Skin effect is usually negligable in stranded wire. In fact, it's one of the primary reasons the industry developed stranded wire. The current will tend to flow around the skins of the individual strands, not just the strands on the outside of the total conductor, which I think is your (mis)understanding to this point. As a result, there is no "real" (measurable) skin effect occuring in a stranded wire.

If you can get a copy of "Uglies Electrical Reference Guide" (or similar guide) in which both stranded and solid wires are listed, you would notice that for the same gage wire, the stranded is always rated at a slightly higher ampacity than the solid depending on insulation, (ie THHN would be a fraction higher than THHW).

With regard to using solder connections; Though it makes a great connection and reduces resistance from really-low to super-low, it is a NEC code violation to use only solder to make a connection for 120VAC. If the line is overloaded and overheats, the solder can melt, breaking the connection and creating a shock / fire hazard.

Just so you know, at my job we wire motors ranging from 30VAC to 480VAC every day using wire nuts.

If you're just transfering power from one place to another, most of the time a good wire nut connection is just fine, even at 12VAC. Wire nuts become unacceptable when you start transfering signal voltages, such as in a 0 to 5 volt analog control circuit. That's when it's time for terminal blocks or solder.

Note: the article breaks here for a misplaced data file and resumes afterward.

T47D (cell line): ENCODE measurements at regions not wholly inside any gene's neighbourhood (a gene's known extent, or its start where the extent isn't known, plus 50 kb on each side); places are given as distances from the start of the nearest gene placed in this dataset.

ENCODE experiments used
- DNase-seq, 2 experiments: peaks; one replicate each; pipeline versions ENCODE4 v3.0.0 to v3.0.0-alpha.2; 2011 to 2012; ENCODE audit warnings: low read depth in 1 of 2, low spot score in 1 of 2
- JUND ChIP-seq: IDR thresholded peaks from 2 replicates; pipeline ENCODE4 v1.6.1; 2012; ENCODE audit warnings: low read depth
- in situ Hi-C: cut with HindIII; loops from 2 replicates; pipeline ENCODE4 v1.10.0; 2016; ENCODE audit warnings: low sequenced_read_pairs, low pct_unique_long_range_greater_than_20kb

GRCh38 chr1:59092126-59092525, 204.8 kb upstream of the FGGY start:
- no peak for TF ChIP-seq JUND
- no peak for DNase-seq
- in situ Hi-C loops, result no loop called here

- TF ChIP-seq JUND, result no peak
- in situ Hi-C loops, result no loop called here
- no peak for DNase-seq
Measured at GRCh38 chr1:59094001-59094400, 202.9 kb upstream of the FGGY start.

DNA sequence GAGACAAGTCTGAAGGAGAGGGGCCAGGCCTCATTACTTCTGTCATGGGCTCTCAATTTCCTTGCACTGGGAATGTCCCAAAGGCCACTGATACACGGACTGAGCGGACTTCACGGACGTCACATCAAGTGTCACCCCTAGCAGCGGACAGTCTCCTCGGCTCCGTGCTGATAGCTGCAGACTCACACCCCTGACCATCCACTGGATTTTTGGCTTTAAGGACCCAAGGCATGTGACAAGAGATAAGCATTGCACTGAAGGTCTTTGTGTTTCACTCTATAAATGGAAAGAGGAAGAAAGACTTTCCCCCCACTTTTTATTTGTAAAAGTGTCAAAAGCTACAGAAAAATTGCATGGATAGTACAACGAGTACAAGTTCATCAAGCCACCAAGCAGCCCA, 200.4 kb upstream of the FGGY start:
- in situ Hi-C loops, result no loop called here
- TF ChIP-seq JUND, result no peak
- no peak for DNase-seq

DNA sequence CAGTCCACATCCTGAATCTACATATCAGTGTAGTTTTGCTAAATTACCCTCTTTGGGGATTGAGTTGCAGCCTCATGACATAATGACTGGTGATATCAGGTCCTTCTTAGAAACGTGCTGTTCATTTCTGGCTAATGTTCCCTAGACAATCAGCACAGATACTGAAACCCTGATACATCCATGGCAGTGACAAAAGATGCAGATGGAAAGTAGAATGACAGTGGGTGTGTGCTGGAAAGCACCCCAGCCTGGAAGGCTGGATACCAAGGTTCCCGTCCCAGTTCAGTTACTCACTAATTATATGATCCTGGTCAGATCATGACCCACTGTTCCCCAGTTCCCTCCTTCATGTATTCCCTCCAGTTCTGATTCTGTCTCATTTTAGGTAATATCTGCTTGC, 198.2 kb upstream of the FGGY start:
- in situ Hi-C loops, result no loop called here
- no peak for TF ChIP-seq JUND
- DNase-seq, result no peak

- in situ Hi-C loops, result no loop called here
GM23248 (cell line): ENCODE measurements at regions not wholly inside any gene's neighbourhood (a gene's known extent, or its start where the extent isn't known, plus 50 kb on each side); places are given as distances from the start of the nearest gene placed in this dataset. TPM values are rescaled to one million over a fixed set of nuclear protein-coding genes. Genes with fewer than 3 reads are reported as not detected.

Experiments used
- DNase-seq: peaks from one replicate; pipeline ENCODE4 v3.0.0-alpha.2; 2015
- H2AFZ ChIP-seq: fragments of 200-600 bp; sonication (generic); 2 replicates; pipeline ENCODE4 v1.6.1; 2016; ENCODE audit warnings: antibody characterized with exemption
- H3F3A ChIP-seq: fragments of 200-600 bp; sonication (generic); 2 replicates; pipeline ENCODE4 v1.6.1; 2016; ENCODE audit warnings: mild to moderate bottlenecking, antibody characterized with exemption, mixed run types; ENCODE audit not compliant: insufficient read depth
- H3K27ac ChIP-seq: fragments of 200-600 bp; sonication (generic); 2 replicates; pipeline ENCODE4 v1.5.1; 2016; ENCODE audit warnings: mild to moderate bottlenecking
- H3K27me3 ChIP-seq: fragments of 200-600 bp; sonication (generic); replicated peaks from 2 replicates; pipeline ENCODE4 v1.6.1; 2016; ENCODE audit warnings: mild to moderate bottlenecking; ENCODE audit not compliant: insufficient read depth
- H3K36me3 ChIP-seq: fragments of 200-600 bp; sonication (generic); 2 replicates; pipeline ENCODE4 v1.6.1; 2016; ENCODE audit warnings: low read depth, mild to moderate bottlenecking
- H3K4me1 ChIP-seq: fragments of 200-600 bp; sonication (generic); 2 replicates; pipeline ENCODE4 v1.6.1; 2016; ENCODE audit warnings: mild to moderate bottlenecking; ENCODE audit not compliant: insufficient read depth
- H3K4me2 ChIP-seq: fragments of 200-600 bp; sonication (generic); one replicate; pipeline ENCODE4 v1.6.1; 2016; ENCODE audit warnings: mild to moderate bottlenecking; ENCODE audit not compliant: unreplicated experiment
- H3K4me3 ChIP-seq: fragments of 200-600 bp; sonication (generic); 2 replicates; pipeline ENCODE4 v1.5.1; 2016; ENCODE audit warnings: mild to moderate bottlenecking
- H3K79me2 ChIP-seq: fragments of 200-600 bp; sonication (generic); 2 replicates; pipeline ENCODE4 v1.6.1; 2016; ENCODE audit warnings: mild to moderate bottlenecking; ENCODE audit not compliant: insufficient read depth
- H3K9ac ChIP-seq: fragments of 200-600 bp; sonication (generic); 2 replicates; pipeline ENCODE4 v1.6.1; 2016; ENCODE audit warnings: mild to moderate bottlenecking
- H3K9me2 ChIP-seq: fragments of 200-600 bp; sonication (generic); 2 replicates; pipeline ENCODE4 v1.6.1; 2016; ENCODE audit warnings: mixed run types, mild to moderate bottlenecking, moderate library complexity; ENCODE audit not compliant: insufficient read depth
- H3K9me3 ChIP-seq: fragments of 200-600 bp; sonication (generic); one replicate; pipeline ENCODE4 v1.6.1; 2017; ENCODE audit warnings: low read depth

I hope this helps.

9. ### windoze killa AAC Fanatic!

Feb 23, 2006
605
24
My turn.

Firstly what some of you have said about skin effect is correct. It is only found when using and AC current BUT at low frequencies that seem to be talked about here it can be considered negligable. Skin effect only really comes in to effect at frequencies above say 1MHz. Althought this is a generalisation it is a good guide.

Now on to the resistance of the wire problem. Consider the wire as a multi lane freeway. A four lane freeway can carry four lanes of traffic. If you come to a bridge that has 3 lanes cut you will now only have a 1/4 of the traffic flow. So the resistance to the traffic flow has gone up. This analogy can be applied to wire. The cars can't just jump the gap and continue.

Hope this helps

10. ### n9352527 AAC Fanatic!

Oct 14, 2005
1,198
4